Maria Full of Grace Made in: Colombia, USA Language: Spanish, English Director: Joshua Marsten Starring: Catalina Sandino Moreno, Guilied Lopez, Yenny Paolo Vega, John Alex Toro, Jaime Osorio Gómez, Orlando Tobón, Wilson Guerrero Year: 2004
Synopsis: Tough and stubborn Maria Álvarez (Catalina Sandino Moreno) lives a demanding life in small village outside Bogotá, Colombia. She toils at her job at a floriculture, and whatever money she makes goes to support her sister (who's a single-mom) and aging mother.
When she discovers that she's pregnant, Maria breaks up with her boyfriend, Juan (Wilson Guerrero), quits her job, and goes off to Bogotá in desperate search for better opportunities and freedom.
Through Juan's friend, Maria meets a kind-looking, elderly businessman named Javier (Jaime Osorio Gómez, who also helped produce the film). Javier, however, is a big-time drug kingpin. In exchange for a large sum of money, he recruits Maria and her dim-witted friend, Blanca (Yenny Paola Vega) as drug couriers, or mules.
She is to transport a load of heroin into New York City. But to get through US customs undetected, the heroin is stored in a series of special pellets that are swallowed whole by the mule.
After meeting up with Javier's contacts stateside, the drugs would be extracted. The process, of course, is extremely dangerous and difficult for the mule. If any of the pellets should burst, the courier would die quickly.
Maria befriends a fellow courier named Lucy Díaz (Guilied Lopez), whose sister lives in New York. But when the plan goes terribly wrong, Maria finds herself fighting to stay ahead of drug dealers while trying to survive a chaotic new predicament.
The Good: As the plot begins to pick up, the story looks as though it's going to go in a certain direction.
But Maria Full of Grace is largely unpredictable. It's not a preachy film that gives lip service to the plight of poor people and the dastardly deeds of big, bad drug dealers. Rather, it stays largely centered around Maria and how she intends to deal with her specific situation.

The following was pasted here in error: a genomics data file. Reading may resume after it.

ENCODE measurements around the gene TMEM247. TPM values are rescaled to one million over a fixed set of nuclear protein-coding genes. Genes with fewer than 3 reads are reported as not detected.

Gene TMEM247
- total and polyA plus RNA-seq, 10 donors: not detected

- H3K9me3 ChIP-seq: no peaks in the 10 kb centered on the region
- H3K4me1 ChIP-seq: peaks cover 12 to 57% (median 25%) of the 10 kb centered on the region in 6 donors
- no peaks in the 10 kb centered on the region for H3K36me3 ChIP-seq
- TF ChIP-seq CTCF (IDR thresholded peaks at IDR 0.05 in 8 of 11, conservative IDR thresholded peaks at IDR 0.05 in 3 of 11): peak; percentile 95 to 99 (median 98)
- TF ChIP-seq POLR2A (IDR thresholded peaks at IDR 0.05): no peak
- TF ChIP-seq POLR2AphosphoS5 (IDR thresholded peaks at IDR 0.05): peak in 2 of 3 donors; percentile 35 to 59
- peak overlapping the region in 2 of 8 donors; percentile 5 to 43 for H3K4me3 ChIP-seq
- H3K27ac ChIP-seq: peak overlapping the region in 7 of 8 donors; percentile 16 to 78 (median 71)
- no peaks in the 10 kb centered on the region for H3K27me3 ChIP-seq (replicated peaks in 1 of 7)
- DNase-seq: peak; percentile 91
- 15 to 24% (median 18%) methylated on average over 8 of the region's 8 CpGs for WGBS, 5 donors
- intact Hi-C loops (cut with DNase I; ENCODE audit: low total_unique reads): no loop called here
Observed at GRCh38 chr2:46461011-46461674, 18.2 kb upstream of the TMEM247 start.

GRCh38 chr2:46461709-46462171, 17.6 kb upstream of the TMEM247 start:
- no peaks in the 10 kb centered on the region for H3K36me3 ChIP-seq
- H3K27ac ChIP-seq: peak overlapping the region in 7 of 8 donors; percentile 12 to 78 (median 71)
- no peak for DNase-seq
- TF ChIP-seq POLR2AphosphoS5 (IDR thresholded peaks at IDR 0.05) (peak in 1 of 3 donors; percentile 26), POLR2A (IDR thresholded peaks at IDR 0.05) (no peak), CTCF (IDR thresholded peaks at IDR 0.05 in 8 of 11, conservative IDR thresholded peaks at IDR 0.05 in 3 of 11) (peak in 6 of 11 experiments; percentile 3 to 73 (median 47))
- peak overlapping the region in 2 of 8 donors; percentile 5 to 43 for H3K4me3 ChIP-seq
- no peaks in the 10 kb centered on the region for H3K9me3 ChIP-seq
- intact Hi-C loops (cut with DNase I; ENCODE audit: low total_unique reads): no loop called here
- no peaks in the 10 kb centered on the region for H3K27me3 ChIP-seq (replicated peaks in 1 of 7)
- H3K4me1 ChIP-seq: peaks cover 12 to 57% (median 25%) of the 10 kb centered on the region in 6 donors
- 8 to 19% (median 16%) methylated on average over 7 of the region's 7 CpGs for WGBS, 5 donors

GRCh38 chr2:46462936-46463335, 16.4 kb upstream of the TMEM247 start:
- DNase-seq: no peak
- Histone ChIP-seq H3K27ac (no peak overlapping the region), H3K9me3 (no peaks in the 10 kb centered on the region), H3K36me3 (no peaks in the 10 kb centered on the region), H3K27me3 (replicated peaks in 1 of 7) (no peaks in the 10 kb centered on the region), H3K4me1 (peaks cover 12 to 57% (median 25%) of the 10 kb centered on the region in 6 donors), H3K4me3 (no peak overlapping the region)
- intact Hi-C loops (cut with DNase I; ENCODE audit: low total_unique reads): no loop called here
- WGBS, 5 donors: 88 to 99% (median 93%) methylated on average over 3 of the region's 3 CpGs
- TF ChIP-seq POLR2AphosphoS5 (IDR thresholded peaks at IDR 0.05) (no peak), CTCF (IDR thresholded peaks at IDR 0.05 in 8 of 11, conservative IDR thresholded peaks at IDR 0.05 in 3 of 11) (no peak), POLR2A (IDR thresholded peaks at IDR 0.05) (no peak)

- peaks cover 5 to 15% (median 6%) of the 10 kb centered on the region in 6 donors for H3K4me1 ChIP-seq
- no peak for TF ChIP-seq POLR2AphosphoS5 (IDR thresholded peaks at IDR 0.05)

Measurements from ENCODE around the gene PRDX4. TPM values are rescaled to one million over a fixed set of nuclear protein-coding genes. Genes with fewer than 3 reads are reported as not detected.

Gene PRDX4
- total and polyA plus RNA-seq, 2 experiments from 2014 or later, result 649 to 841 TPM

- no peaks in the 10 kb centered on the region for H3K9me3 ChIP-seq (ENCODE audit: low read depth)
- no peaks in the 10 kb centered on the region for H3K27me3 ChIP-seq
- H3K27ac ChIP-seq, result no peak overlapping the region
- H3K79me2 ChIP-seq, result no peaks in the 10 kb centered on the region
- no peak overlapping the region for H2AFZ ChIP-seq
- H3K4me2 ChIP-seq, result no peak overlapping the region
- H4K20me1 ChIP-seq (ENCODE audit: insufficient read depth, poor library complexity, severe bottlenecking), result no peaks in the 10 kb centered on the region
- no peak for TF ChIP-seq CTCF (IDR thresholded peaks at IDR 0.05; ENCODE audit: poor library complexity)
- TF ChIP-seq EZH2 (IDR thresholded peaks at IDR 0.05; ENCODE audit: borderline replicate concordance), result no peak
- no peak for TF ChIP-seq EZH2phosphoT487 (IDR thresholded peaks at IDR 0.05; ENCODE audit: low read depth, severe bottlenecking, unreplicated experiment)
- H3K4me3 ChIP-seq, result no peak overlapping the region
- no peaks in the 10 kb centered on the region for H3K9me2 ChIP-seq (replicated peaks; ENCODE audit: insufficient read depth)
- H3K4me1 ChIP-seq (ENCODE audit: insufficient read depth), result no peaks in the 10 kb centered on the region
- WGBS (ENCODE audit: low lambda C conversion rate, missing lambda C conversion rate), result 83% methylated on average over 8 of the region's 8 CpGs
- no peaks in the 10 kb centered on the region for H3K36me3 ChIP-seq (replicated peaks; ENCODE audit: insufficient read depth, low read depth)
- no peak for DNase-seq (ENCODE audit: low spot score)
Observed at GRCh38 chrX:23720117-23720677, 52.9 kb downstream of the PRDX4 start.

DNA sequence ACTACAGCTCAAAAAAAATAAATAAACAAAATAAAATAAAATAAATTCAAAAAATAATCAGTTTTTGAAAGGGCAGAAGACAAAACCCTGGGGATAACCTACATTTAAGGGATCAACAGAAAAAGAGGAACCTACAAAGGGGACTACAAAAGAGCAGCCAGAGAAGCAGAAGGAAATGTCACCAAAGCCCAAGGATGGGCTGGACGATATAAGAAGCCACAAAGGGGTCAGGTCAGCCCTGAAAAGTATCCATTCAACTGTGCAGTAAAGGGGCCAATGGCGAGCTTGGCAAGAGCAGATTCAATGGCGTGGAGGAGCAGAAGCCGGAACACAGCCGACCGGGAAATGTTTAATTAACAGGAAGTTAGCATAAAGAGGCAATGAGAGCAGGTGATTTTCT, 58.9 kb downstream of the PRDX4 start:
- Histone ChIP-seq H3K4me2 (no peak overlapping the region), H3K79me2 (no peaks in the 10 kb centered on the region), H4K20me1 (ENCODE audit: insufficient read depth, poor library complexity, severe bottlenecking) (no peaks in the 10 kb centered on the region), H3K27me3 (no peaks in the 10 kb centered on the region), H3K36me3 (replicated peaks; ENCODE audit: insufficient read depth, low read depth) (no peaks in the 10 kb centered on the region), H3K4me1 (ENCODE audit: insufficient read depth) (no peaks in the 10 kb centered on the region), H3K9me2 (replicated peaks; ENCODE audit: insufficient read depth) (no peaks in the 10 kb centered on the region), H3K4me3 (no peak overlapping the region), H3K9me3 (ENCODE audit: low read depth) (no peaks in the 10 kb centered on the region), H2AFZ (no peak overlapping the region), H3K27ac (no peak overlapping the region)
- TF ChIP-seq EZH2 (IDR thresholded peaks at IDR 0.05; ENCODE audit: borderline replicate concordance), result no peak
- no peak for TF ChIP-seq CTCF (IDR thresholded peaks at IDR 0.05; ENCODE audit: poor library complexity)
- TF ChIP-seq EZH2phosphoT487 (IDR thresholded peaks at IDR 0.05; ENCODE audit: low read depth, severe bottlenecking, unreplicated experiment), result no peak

Catalina Sandino Moreno does an excellent job as the tough protagonist. Like in other foreign films, it is the acting that stands out. Everyone is well cast and the peripheral characters are all believable.
The details of how mules work, and how the heroin is prepared to transport will make most viewers cringe, but the shock value is highly effective when it comes to presenting the realities of the drug trade.
The Bad: Although Maria Full of Grace is mainly about the title character, the filmmakers sort of box themselves in a corner from a storytelling standpoint. The issue of drugs, mules, social problems in Colombia, death, surviving in New York, etc. are so heavy and layered that they simply can't be ignored in favor of a focused storyline.
Yet, addressing all of those themes (even in minor ways) threatens to pull the plot in too many directions.
The ending is, I guess, is supposed to be open-ended. But it can also be argued that director Joshua Marston didn't know how to tie all the elements together neatly enough.
Who would like this movie: Maria Full of Grace is for you if you have an interest in foreign films and the social issues of Latin America. It's not a perfect movie, but it's definitely bold and has plenty of strong points despite its flaws.